Ivan Gruhl, Chief Investment Officer, HK Financial Services
Overview: Last Tuesday’s U.S. midterm election results were the focus of the week, with the Democrats taking control of the House of Representatives and the Republicans retaining control of the Senate. The initial market reaction was positive; the rationale is that gridlock in Washington should help reduce political uncertainty. The S&P 500 rose about 2% for the week, and is now up 2.5% for the month, followed by developed international stocks (EAFE) up 1.5% for November. The Federal Reserve concluded its November meeting leaving rates unchanged at 2.25%. Markets now assign a 75% probability of a 25bp rate hike next month. 2-year and 10-year Treasuries finished the week at 2.93% and 3.19% respectively, with the shape of the curve remaining stable at a 28bp spread between 2-year and 10-year. Oil prices traded down 4% for the week as excess inventories boosted supply while fears of a global growth slowdown continued to test demand.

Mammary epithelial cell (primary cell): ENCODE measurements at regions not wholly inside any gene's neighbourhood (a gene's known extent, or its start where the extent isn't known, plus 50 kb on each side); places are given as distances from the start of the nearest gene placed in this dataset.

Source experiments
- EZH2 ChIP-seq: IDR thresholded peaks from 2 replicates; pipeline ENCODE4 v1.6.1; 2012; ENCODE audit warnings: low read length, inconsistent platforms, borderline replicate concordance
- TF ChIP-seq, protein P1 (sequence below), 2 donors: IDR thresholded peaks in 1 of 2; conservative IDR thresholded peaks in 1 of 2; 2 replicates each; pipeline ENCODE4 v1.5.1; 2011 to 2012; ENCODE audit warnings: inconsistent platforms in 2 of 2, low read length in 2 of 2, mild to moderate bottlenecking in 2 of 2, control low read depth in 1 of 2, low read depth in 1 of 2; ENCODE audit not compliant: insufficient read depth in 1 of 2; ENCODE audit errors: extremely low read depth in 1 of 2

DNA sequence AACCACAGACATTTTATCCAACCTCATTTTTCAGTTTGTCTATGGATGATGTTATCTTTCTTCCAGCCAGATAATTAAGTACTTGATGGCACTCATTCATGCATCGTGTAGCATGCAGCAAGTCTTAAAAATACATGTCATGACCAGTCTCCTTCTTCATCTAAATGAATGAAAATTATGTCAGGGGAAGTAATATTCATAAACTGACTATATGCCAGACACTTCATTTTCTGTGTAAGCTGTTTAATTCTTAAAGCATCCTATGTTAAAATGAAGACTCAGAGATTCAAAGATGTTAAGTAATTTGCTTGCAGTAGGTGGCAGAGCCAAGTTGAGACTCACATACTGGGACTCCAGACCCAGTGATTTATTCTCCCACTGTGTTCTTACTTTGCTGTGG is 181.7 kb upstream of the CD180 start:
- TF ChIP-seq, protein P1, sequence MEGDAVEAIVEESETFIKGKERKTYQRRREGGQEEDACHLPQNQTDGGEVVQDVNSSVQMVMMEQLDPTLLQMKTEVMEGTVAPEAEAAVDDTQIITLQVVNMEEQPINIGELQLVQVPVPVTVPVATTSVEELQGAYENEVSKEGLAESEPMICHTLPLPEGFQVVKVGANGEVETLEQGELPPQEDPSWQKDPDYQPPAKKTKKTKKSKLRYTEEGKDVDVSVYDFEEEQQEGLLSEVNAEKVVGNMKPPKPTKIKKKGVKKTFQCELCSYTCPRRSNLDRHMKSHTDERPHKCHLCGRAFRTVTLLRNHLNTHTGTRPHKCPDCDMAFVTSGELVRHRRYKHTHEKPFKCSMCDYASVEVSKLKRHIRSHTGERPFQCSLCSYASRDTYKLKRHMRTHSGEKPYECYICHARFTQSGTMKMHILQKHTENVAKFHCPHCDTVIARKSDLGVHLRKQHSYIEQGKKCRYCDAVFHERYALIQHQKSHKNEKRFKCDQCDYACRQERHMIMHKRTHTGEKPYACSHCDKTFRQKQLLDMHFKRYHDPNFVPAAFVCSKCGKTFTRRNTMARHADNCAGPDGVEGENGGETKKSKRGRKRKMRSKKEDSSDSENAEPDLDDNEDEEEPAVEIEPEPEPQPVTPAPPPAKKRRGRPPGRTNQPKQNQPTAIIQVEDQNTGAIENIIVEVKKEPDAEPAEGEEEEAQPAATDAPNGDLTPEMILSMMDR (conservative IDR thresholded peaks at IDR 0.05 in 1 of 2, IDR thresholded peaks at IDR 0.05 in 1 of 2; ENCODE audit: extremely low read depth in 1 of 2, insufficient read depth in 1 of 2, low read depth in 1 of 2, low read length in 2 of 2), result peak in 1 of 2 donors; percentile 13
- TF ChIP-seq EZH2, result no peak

Markets do not like uncertainty, such as events leading up to midterm elections. Though we do not claim statistical significance between election results and stock returns, we show in the chart below what has happened to S&P 500 index performance in midterm election years, as measured from October lows to the end of the calendar year.
Weekly Returns and Data